17. Violet de Provence -AKA – Violetto Francese
(France, Algeria, Egypt, Israel, Italy)
18. Violetto di Putignano
19. Violetto di Teramo
20. Precoce di Jesi
21. Empolese -AKA- Nostrano tipo nero
23. Castellammare – AKA – Romanesco
Lazio, Campania (Italy)
24. Compagnano – AKA – Romanesco, Mazzaferrata
Lazio, Campania (Italy)
25. Romanesco a Bratee Violette – AKA – Romano, Campagnano
26. Mazzaferrata di Termoli
Abruzzi, Molise (Italy)
La Plata (Argentina)
Alicante, Muricia, Rioja-Saragozza, Catalogna, Andalusia (Spain)
31. Violet de Camargue
La Plata (Argentina)
33. Gros Camus de Bretagne
(Spain, Algeria, Marocco, Bretagne- France)
Source: A.C Castelli & C.A. Castelli, The Sensuos Artichoke – Magic of the Artichoke, Castelli & Castelli, 1978 -79, p40
The Artichoke Blog ©
Source: A.C Castelli & C.A. Castelli, The Sensuos Artichoke – Magic of the Artichoke, Castelli & Castelli, 1978 -79, p 29
Celebrating the Artichoke at the Sagre
In Italy a ‘Sagra’ is a celebration of food, usually a particular food. Here is a list of artichoke sagre (plural) around Italy. These events are a real mixed bag, some much more appealing than others. Some of the larger ones in bigger towns have had a tendency to explode out of proportion. Once you manage to find parking at these events, you will find dozens and dozens of market stalls which sell nothing but cheap ‘made in China’ type junk. Many other stands have nothing at all to do with artichokes. If you can avoid those ones, the remaining few sell fresh raw artichokes or you can try plenty of artichoke dishes prepared in heaps of different ways which will make the whole experience worth it. It’s always good to remember that there will be tasty morsels everywhere at hand and usually an area to have a sit down lunch or dinner. Obviously, each town has it’s own specialty and you should never leave town without at least trying some of what locals do best.
So which way to Ramacca?
When my Sicilian friend, Filippo, told me that I should try roasted artichokes I thought I shouldn’t miss a celebration in the proudest headquarters of this tradition, Ramacca. We (Alice and I) drove to Ramacca by taking a minor road winding through field after field of the locally prized artichokes, the Violetta Ramaccana. Driving into this hilly town for the annual Sagra di Carciofi (Sagra translates to festival), I was struck by the dilemma of trying to convey the unique aroma of smoke infused with olive oil and laced with a healthy suggestion of a small farming country town in the middle of Sicily. Continue Reading…
“Italy is really like a great , mythological artichoke…a single
flower, green and purple, where each leaf hides another, each layer
covers another layer, jealously hidden. He who knows how to take off
the outer leaves will discover unimaginable things, in a difficult
voyage in time and space.”
Carlo Levi, Le Mille Patrie (Rome 2000)
The Artichoke Blog ©
Thanks for stopping and having a look. This blog will be dedicated to my scoping out of artichoke recipes, artichoke festivals over this coming Winter & Spring 2009 / 2010 season here in Italy. I’m living in Turin, in the north west of Italy. This city boasts about a lot of things, among these is the claim that Turin has the largest outdoor fresh produce market in Europe called Porta Palazzo markets. They are quite enormous, but as the claim to fame is that they are the largest outdoor markets, I’m supposing that somewhere in Europe there is a larger and possibly more impressive indoor market. That aside, Porta Palazzo markets are a great place to shop and watch the seasons change over the 2 years I have lived here.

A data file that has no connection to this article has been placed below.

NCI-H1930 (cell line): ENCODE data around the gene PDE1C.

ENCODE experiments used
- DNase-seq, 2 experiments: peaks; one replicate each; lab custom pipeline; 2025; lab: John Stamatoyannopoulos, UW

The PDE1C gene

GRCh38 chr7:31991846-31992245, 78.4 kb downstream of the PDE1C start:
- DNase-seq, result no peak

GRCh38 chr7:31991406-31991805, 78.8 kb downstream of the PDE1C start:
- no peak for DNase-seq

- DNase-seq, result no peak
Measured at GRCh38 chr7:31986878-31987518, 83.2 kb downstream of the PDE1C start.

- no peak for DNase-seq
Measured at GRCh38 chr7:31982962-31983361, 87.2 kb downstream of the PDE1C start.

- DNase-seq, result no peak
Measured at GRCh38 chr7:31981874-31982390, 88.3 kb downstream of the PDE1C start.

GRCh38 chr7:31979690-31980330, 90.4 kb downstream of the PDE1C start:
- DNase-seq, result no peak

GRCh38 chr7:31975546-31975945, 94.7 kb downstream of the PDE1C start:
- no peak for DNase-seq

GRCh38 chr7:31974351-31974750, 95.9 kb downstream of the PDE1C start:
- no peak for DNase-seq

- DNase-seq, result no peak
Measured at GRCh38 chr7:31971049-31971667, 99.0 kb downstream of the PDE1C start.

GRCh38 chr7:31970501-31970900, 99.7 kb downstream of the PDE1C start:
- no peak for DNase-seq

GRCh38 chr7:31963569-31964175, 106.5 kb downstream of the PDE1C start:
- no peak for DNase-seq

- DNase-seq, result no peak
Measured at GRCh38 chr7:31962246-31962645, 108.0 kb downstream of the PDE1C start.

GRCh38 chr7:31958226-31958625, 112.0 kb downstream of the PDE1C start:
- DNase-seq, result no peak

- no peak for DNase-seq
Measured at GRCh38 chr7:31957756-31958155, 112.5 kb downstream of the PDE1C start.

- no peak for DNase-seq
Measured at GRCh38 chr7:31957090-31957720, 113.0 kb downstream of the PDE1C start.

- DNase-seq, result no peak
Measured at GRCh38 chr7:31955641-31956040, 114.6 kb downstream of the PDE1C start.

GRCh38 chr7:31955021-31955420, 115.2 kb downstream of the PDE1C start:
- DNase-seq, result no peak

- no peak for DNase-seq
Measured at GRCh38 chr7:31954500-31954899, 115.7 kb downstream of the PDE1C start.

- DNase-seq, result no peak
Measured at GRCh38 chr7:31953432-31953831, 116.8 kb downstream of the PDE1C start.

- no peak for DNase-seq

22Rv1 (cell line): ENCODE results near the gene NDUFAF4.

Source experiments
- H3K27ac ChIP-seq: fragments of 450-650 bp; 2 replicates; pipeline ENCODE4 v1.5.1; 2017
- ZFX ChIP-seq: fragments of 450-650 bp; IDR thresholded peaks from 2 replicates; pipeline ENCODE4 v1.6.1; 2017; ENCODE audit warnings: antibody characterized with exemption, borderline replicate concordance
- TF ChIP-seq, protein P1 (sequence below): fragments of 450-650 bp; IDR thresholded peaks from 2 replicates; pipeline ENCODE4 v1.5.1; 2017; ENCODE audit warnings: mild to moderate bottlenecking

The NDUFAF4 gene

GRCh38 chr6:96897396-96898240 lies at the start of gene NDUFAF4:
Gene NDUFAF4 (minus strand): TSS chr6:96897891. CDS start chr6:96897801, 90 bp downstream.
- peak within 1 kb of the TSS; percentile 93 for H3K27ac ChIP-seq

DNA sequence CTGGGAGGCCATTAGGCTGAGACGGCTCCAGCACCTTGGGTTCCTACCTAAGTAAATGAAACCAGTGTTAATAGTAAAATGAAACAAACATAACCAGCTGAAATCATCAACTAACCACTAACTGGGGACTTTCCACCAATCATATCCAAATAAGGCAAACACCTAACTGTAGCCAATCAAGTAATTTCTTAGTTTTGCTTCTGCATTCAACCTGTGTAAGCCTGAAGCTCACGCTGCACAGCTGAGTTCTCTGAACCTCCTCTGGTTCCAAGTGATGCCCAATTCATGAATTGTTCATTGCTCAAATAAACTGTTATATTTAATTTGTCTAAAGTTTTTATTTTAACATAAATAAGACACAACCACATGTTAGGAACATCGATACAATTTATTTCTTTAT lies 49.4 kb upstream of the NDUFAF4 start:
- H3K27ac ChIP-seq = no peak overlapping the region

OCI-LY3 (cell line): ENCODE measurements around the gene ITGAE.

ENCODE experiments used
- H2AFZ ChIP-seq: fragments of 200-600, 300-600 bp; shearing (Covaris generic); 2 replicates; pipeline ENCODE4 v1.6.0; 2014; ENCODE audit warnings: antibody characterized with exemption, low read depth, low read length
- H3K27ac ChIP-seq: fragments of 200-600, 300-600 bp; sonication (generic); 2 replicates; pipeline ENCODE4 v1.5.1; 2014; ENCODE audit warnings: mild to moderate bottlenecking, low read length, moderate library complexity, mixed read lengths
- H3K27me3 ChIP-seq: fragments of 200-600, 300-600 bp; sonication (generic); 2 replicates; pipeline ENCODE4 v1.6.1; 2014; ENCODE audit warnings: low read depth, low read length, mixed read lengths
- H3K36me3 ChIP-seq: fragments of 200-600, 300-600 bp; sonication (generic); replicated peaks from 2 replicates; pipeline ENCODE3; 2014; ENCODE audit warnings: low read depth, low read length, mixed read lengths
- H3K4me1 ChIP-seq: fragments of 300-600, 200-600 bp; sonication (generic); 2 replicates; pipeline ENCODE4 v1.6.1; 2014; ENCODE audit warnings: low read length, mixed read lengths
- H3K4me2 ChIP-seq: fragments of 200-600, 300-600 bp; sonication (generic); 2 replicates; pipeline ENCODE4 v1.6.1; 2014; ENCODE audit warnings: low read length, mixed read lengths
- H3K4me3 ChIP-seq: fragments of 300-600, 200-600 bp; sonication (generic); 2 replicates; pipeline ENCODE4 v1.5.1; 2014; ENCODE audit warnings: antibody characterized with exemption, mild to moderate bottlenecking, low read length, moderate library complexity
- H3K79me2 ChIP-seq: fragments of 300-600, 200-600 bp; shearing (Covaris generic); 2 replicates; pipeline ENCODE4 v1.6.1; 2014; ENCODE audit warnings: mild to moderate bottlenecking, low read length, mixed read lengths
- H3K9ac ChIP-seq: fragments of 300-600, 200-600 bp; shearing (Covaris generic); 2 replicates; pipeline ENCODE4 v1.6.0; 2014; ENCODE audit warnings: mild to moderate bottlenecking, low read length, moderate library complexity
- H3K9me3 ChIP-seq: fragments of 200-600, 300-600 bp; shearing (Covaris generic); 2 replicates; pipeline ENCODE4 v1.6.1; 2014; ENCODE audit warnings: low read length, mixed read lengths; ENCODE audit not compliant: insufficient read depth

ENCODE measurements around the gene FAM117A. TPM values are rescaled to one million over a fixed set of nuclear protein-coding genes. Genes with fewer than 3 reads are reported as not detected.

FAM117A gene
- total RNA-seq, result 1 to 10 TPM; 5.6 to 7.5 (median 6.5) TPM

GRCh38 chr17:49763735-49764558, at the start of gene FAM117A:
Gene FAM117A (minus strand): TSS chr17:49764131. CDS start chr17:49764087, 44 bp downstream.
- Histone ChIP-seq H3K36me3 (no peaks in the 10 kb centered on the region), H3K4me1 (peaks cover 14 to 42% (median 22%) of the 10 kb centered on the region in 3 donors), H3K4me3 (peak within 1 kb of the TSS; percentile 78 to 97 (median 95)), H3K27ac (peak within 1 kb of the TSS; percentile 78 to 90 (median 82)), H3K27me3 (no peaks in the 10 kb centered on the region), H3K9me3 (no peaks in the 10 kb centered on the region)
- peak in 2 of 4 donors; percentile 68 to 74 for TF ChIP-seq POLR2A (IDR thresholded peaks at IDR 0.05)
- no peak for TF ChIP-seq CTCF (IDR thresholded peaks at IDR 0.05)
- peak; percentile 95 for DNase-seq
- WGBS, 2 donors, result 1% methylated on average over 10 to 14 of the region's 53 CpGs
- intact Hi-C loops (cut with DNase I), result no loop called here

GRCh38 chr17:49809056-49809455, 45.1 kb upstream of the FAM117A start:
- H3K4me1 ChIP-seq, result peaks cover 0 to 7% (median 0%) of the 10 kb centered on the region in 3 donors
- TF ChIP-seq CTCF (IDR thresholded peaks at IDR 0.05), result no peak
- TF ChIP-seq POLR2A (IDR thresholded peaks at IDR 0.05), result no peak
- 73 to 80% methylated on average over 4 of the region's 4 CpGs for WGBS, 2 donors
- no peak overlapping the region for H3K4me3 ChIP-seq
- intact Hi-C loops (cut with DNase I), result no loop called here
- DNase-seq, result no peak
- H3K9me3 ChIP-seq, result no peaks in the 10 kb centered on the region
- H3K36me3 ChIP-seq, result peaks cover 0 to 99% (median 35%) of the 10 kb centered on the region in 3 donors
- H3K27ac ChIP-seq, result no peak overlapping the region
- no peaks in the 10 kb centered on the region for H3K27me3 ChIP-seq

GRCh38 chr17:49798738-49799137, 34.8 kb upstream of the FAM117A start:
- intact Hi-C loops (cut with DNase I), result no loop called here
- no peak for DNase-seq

There is a covered section of the market dedicated to the local farmers. Here you’ll find the same faces showing up on most days to sell produce they picked earlier in the morning. They serve you with mud encrusted hands and, for some of the older folk, with hunched over postures. Unfortunately, there are no local farmers who bring artichokes to sell until very late in Spring(if at all), which means that until May I can only source artichokes from the main open air market. This main area is dedicated to produce from all over Italy, Europe and in some cases imported from Africa and South America. When I’m not out of Turin looking for artichokes and artichoke recipes, this is where I will buy artichokes for the following 5 to 6 months.
Now, Autumn is well under way and although farmers in some parts of the country have to wait til later in Spring 2010 to harvest from older plants, some other farmers, who planted earlier this year, will be collecting their first harvest around now. This means that from now til around the middle of May 2010, we should see artichokes on the market stalls.
Yesterday I went to do some shopping and got there way too late. All the sellers had packed up and the stalls were being packed down. As I walked through to see if I could buy a bargain from any remaining seller, I saw something that took my breath away. On the ground was a loads of left over artichoke debris, bit and pieces, leaves and stems. This was the sign that got me motivated to start this blog the next day. From now til May or June 2010, this vegetable will follow me everywhere and I will follow it.
The Artichoke Blog ©